Access to justice

Access to justice is essential for our community to function fairly and effectively. It can help ensure rights to compensation are realised, prevent family violence and protect the vulnerable from the powerful.

We promote equal access to justice for all individuals regardless of wealth, position, age, race, religious belief, sex, sexual identity or ability.

The Australian Lawyers Alliance has been effective in fighting for access to justice in many areas, making submissions to Parliamentary inquiries and engaging in advocacy on diverse issues including funding for community legal centres, guardianship and counter-terrorism laws.

We support the Productivity Commission’s recommendation in its Access to Justice report that funding for community legal centres (CLCs) and legal aid be substantially increased, and that CLCs should be funded to engage in “strategic advocacy and law reform activities that seek to identify and remedy systemic issues and so reduce demand for frontline services”. As the Productivity Commission notes, facilitating access to justice by funding these services in fact saves money by resolving legal problems early and preventing them from escalating. Encouraging CLCs to engage in advocacy is an investment in legal efficiency, as CLCs have unique insight into how the legal system affects the most vulnerable.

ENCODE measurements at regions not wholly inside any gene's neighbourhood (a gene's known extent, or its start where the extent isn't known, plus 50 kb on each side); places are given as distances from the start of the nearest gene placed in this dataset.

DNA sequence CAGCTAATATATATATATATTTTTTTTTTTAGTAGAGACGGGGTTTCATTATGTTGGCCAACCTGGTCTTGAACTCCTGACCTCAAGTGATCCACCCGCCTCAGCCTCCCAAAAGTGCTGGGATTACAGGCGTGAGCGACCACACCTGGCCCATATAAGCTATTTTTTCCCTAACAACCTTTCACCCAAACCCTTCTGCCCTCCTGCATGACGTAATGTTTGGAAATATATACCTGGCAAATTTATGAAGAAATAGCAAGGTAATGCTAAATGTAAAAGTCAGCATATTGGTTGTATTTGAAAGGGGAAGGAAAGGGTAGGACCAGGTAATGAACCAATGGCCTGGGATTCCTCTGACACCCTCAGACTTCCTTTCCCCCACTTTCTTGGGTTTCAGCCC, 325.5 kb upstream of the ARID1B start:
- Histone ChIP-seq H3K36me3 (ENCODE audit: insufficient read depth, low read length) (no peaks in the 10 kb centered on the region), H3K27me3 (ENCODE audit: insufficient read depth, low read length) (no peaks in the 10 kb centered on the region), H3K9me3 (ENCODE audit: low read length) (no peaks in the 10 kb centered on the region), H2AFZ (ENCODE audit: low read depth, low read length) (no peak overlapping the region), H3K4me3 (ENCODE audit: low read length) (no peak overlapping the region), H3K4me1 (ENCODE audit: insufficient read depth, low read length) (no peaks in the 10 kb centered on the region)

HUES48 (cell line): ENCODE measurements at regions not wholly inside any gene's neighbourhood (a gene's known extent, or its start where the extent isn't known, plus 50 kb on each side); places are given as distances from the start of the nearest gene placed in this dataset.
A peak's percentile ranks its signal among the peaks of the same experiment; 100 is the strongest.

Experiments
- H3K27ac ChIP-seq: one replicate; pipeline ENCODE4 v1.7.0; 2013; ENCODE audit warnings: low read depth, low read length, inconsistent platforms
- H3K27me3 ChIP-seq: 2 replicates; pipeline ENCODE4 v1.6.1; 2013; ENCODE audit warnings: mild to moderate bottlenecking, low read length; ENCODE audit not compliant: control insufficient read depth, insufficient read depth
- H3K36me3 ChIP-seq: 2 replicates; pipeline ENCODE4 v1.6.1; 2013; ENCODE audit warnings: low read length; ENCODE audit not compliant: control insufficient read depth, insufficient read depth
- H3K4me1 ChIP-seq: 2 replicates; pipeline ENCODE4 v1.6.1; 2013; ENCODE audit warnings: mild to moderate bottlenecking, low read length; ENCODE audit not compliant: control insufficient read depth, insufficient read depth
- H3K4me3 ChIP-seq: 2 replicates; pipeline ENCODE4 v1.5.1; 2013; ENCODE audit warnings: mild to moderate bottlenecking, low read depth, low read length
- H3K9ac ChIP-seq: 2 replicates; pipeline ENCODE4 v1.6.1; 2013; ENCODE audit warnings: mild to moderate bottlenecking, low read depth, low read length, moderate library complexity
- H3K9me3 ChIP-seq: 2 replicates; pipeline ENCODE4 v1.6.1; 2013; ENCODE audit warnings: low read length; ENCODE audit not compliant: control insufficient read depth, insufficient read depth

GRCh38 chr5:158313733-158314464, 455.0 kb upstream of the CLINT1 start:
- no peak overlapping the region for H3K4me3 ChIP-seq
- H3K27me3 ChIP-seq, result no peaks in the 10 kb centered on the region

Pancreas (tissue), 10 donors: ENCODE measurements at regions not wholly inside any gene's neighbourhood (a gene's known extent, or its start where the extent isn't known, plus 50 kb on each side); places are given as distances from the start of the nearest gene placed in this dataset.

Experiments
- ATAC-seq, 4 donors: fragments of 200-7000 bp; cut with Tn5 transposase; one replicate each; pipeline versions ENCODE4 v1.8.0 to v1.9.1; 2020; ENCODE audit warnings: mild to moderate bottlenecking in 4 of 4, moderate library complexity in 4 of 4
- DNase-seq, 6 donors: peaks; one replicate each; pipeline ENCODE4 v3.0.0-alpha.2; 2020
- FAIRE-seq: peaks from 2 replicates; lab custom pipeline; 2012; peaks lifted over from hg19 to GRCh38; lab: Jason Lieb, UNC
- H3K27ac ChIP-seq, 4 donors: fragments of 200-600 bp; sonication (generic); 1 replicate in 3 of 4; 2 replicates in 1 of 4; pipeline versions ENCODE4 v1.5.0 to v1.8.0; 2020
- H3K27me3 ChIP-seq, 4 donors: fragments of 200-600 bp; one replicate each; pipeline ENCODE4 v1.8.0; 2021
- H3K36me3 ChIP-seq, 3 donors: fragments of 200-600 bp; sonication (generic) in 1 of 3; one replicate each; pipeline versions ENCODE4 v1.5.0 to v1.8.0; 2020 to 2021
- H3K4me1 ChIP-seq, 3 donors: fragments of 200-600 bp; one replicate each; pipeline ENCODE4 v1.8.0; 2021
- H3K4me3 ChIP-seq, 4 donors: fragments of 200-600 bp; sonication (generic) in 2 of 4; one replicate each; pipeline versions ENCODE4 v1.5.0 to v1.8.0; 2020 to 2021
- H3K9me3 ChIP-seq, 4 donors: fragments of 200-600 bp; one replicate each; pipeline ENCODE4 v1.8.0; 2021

We believe that:

  • CLCs should be able to fearlessly engage in advocacy in the interests of their clients;
  • legal advice and representation, and information about where it can be found, should be available to all;
  • the unique needs of rural and remote communities should be recognised and met, including by ensuring legal services are adequately funded and increasing technological capabilities of legal processes;
  • people with capacity or ability challenges must be supported in accessing justice; and
  • lawyers should be able to advertise to ensure people are aware of their rights and how they can access them.


Governments can support access to justice by:

  • adequately fund essential legal and court services;
  • ensuring legal reform does not erode existing rights to the acceptance of claims, to certain entitlements, or introduction of higher thresholds;
  • refraining from legal reform that limits access to legal representation; and
  • following model litigant guidelines.

Factors such as language, culture, location, income, level of education and disability, can have a significant impact on a person's genuine access to justice. These factors must be considered when considering law reform that impacts on access to justice.

The law must be available to all of us to ensure we can protect our rights.